But Walter was certainly no more hypocritical than most artists. Indeed, perhaps more than any other great musician of the 20th century, he believed in the ethical power of music—a conviction to which he hewed even after the Europe of his youth was put to the torch by a Wagner-loving madman who believed no less passionately in music’s moral force, which he sought to bend to his own perverted ends.

Fashions in musical interpretation have changed radically over the past few decades, and it is possible that Walter’s soft-edged approach to Mozart and Beethoven will never again be in vogue, or at least not soon. But many of his recordings have remained in print almost continuously since his death, and one doubts that their enduring popularity is accidental. In our age of standardized interpretation, they offer a precious glimpse of the lost world of gemütlichkeit and grace that Hitler murdered, and it is not hard to hear in their yearning, idealistic lyricism something of what Walter meant when he wrote, apropos of Mahler: “Music is no daytime art; it does not yield its secret roots or its ultimate depths to the unshadowed soul.”

It is no coincidence that even now, Walter is best remembered for his performances of the music of Gustav Mahler. To be sure, Otto Klemperer had a point—there are other ways than Walter’s to play Mahler, some of which may well bring out more of his emotional complexity—but few will deny that Walter’s way is profoundly moving, and at its not-infrequent best it is capable of silencing all criticism. To hear him conduct the hushed farewell to life at the end of Das Lied von der Erde, with the strings of the Vienna Philharmonic playing as softly as the lightest of spring breezes, is to be reminded of his own eloquent words: “I feel, more deeply than ever before, music as a connection to the divine.”



Walter on CD: A Select Discography

Most of Bruno Walter’s commercial recordings have been transferred to CD. Here are ten of the most representative:

1935: The only extended operatic excerpt Walter recorded in the studio was the first act of Wagner’s Die Walküre, featuring the soprano Lotte Lehmann, the tenor Lauritz Melchior, and the Vienna Philharmonic. Matchlessly sung and played, this famous performance throbs with passion (EMI CDH 7 61020 2).*

1936: Perhaps the most frankly “Viennese” of Walter’s many recordings with the Vienna Philharmonic is that of Schubert’s “Unfinished” Symphony, a work he liked to program in tandem with Das hied von der Erde (Pearl GEMM CD 9445).*

1937: The Walter-Vienna Philharmonic recording of Mozart’s Piano Concerto No. 20 in D Minor, K. 466, is an indispensable document of pre-modern Mozart style (Pearl GEMM CD 9940).*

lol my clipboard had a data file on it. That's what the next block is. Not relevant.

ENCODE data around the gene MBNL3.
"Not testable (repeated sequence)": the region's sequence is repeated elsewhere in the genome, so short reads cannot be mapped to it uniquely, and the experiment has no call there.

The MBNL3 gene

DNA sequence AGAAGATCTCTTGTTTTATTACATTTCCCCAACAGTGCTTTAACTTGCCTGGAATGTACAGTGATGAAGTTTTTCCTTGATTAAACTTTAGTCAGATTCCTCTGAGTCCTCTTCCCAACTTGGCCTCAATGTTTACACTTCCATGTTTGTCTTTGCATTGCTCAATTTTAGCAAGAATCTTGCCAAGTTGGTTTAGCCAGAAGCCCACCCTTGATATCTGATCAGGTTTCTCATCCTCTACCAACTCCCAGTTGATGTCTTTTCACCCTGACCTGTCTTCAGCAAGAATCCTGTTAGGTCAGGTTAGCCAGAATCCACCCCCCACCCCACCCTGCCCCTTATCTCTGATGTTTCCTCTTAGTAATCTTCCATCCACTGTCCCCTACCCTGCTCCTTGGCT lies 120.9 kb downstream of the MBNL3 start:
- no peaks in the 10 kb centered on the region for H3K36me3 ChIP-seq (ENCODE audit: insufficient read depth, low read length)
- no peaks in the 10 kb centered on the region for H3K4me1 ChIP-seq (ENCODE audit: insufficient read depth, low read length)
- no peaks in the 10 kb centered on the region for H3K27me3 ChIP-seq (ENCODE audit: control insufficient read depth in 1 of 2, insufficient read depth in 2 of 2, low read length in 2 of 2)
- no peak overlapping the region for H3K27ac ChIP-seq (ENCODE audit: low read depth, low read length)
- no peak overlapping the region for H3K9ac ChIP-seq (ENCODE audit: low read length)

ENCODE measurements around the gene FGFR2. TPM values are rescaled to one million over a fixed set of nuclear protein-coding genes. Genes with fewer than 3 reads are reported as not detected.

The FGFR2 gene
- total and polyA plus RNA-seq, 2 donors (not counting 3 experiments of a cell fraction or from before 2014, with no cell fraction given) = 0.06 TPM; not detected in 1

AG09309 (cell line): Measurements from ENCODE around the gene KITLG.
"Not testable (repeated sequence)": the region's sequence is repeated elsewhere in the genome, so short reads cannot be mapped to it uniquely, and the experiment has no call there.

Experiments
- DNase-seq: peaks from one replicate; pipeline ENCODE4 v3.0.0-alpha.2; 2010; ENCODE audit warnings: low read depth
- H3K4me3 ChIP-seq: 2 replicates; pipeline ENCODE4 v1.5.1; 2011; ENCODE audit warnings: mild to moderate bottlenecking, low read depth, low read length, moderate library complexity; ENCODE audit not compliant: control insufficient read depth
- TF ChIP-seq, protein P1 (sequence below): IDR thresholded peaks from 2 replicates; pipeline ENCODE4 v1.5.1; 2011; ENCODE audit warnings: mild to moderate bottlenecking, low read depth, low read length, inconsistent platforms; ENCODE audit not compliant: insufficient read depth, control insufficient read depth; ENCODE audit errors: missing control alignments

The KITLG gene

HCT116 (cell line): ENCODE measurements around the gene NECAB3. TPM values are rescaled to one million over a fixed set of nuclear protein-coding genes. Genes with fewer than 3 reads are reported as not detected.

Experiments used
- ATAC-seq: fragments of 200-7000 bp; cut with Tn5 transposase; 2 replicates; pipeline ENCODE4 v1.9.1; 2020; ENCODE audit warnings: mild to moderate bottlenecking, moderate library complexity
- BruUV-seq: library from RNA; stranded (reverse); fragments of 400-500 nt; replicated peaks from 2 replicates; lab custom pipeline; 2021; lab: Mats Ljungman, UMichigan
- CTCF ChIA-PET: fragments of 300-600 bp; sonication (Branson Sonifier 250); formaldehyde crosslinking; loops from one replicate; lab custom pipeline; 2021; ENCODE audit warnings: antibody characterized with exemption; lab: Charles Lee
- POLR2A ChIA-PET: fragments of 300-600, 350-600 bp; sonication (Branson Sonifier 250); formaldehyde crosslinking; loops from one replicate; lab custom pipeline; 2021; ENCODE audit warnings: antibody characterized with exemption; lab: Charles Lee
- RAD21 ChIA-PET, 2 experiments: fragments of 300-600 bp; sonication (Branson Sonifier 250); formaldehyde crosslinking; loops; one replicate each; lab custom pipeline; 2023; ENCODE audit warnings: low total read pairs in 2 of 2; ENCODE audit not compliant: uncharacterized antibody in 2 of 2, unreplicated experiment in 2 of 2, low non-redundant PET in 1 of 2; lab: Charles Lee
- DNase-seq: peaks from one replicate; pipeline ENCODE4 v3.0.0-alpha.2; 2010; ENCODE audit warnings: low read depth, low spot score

1938: Walter and the Philharmonic performed Mahler’s Ninth Symphony on January 16, 1938—their last concert prior to the Anschluss and the last time the orchestra played the music of Mahler until after the war. The performance was recorded for commercial release, and despite various technical imperfections, it remains extraordinarily compelling (EMI CDH 7 63029 2).

1945: Walter’s only studio performance of a work by an American composer was the premiere recording with the New York Philharmonic of Samuel Barber’s Symphony No. 1 in One Movement, Op. 9. This fine performance, powerful and fully comprehending, is included on a CD of 78-era “creator recordings” of early works by Barber, including Toscanini’s interpretation of the Adagio for Strings (Pearl GEM 0049).

1945: “My dearest Alma,” Walter wrote to Alma Mahler, the composer’s wife, “I recorded the Fourth [Symphony] with the New York Philharmonic . . . and believe it will turn out well. I have been trying for years and years to record Mahler’s symphonies, so that there is a point of reference for the next generation of young conductors.” It did turn out well, and it did provide a point of reference. For many collectors, this beautifully played, utterly sincere version of Mahler’s most popular symphony is the Walter recording—the one that best conveys his special quality (Sony Classical SMK 64450).

1952: Walter did three commercial recordings of Mahler’s Das Lied von der Erde, of which the second, with the tenor Julius Patzak, the contralto Kathleen Ferrier, and the Venna Philharmonic, is generally regarded as the best Ferrier was dying of cancer when this performance was taped in Vienna’s Musikvereinsaal, and her singing of the concluding Abschied is harrowing in its contained intensity (Decca 289 466 576-2 DM).

1958: Walter also recorded Beethoven’s “Pastoral” Symphony three times; the last of these performances, with the Columbia Symphony Orchestra, is a widely circulated and greatly loved example of his old-age style at its most engaging (Sony Classical SMK 64462).

1959: Similarly affecting is the Columbia Symphony version of Bruckner’s Ninth Symphony, a work particularly well suited to Walter’s Viennese lyricism (Sony Classical SMK 64483).

1961: Walter recorded Dvorák’s Symphony No. 8 in G Major, Op. 88, during his final sessions with the Columbia Symphony, making the most of the episodic, loosely structured second movement. It is hard to believe that this glowing interpretation is the work of an eighty-three-year-old man (Sony Classical SMK 64484).



Note: CD’s marked with an asterisk can be ordered from’s English branch, All others can be purchased on line by viewing this article on COMMENTARY’s website:


1 Yale University Press, 487 pp., $35.00.

2 Currently available CD versions of some of Walter’s best recordings are listed in the selected discography at the end of this piece. Also of interest is Bruno Walter: The Maestro, the Man (VAI Video 69407), an hour-long Canadian TV documentary combining film footage shot at a 1958 rehearsal of the Brahms Second Symphony with an interview of Walter conducted by the music critic Albert Goldberg.

3 It is not even known to which Christian denomination Walter converted (though he was buried in a Roman Catholic cemetery). Late in life, he became an adherent of anthroposophy, a syncretic quasi-religion with New Age-like features.

4 For a discussion of this phenomenon, see my article, “What Killed Classical Recording?,” in the May COMMENTARY.

5 Oddly, Klemperer’s quip is omitted from Bruno Walter: A World Elsewhere, though it is well-known and has been authenticated.